Weekly science reads: CRISPR, stem cells, cell size & space, more

Maybe we can use science as an escape from politics during the last week or so before the election? I hope so. Here are my weekly recommended reads. Several papers ended up relating to nucleus, cell and embryo size and space as well as chromatin, which is very interesting.

DNA origami, goniometers
Fig. 1h. “A mixture containing BurrH and goniometers (at a 10:1 molar ratio) is deposited on a gold quantifoil grid with an amino-graphene-oxide support. A cropped region from one of 15,658 micrographs is shown. Circles indicate typical bound BurrH (yellow circle) and unbound BurrH (white circle).” Scale bar, 100 nm. Aksel, et al. Nature Biotechnology, 2020.

Cell and chromatin biology pubs, media


bioRxiv preprint, Comprehensive deletion landscape of CRISPR-Cas9 identifies minimal RNA-guided DNA-binding modules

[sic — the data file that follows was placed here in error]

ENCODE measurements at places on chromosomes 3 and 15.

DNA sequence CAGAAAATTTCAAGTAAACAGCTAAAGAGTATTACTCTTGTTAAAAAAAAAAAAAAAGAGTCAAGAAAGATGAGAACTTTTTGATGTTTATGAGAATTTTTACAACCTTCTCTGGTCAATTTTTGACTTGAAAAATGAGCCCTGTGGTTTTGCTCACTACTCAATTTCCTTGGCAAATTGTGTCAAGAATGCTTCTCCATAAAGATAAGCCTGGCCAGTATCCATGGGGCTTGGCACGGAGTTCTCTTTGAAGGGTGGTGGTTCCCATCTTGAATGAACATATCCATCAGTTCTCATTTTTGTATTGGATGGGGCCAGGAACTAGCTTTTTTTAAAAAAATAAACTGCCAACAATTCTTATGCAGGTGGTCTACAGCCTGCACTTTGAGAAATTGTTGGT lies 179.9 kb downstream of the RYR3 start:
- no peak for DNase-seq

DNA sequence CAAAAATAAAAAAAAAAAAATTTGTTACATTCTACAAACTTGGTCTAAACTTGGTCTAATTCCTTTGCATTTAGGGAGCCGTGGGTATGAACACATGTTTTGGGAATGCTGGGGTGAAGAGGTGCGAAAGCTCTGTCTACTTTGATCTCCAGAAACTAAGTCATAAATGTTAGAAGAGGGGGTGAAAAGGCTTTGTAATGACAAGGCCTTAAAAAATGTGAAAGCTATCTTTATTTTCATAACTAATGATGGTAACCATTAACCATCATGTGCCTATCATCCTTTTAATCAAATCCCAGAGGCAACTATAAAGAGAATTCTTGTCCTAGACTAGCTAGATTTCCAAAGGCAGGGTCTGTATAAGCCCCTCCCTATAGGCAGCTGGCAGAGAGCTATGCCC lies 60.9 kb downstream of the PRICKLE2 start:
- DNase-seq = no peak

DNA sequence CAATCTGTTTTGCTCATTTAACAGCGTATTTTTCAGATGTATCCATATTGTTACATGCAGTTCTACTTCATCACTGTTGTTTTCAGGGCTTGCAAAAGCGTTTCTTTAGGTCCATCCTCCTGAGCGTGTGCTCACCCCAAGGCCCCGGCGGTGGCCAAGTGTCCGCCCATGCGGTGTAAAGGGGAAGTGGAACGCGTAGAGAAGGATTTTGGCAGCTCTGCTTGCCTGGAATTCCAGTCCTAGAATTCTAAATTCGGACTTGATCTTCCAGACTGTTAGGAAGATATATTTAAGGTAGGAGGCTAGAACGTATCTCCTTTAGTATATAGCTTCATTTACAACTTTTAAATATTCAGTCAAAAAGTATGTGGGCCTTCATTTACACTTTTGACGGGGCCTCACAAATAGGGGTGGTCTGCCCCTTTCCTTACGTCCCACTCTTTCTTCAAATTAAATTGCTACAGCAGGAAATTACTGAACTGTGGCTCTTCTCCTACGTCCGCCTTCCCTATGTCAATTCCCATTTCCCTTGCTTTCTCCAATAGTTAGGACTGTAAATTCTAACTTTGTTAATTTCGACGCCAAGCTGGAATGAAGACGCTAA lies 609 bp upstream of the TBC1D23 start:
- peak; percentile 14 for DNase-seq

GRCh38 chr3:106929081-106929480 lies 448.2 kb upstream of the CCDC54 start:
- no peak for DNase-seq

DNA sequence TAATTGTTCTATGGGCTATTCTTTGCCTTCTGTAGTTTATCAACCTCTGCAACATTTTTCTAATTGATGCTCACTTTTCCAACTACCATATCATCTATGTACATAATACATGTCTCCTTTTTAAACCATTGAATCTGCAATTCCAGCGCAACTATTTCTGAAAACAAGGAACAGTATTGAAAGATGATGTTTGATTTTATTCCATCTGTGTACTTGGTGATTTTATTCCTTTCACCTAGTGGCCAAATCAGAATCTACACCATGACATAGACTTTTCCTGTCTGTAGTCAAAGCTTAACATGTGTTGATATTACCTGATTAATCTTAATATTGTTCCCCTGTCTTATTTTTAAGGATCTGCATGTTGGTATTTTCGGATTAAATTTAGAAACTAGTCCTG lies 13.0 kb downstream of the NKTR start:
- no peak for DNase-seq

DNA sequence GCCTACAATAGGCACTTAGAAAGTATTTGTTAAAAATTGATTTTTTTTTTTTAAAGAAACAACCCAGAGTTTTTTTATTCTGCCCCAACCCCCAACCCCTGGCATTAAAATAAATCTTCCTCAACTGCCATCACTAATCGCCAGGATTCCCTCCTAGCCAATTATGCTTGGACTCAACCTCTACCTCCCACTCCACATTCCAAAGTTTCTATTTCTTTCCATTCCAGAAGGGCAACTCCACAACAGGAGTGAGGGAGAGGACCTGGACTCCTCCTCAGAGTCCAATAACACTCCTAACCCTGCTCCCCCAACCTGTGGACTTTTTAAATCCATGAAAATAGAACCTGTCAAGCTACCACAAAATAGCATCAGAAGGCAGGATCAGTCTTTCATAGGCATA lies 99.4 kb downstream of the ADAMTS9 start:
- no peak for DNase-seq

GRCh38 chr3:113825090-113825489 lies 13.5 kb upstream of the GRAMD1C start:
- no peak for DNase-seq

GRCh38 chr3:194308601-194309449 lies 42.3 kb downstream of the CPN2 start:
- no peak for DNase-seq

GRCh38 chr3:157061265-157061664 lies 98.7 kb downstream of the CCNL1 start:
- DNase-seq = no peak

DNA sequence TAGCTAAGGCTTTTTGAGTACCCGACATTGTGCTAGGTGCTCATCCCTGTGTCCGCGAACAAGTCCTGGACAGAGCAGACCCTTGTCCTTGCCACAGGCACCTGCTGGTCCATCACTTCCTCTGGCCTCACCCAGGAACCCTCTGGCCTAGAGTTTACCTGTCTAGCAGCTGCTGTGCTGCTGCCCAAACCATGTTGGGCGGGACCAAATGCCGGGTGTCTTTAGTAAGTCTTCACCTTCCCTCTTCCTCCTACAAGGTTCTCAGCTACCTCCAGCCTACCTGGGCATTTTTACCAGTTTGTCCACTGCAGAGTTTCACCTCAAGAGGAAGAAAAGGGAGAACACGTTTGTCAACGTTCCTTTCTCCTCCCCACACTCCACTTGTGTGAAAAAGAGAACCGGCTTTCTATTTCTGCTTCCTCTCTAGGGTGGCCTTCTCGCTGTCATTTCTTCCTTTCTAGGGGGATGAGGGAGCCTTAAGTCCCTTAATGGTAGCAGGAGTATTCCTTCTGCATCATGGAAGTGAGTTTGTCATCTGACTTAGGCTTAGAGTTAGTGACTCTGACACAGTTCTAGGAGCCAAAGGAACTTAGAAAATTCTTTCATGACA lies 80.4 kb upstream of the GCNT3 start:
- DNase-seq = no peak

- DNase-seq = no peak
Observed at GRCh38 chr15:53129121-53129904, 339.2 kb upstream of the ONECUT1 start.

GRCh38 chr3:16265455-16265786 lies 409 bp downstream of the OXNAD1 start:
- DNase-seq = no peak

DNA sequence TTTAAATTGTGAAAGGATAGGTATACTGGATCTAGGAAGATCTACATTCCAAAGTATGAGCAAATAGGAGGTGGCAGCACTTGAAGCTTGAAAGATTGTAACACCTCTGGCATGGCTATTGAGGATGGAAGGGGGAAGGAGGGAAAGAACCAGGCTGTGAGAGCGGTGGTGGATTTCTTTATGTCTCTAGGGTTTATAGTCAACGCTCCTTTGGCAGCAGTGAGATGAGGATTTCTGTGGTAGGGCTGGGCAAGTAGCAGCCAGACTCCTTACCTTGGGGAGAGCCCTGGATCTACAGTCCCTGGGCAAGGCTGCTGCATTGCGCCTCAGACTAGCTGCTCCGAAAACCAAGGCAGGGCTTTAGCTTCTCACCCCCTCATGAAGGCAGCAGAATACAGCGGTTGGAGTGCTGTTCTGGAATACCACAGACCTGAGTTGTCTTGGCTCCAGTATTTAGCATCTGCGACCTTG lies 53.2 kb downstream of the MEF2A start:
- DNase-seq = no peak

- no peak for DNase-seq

About that potential new human organ…

Tubarial salivary glands: A potential new organ at risk for radiotherapy. I teach histology including a lab with salivary glands so this, if real, would be a new addition to the course.


Why Don’t Runners’ Knees Fail More Often? Outside Online. In part I think this is because of the chondrogenic potential of the perichondrium, the capsule around the cartilage. But once a knee or other joint has an injury to cartilage then that’s not easily fixable so still not wise to over do it to the point of injury while running.

I did a post where I took a look at stem cells for knee arthritis and other arthritis and the data so far are not compelling. Not much has changed in the last few years. So do stem cells or PRP work for arthritis? Maybe, maybe not. It probably depends on the prep, the health care provider’s expertise, and the patient.

Congrats to the Robertson Investigators

Blast from the past

Only 4 months ago, but this may be useful now: Research lab ramp-up plan & real-world tips to lower COVID-19 risk.

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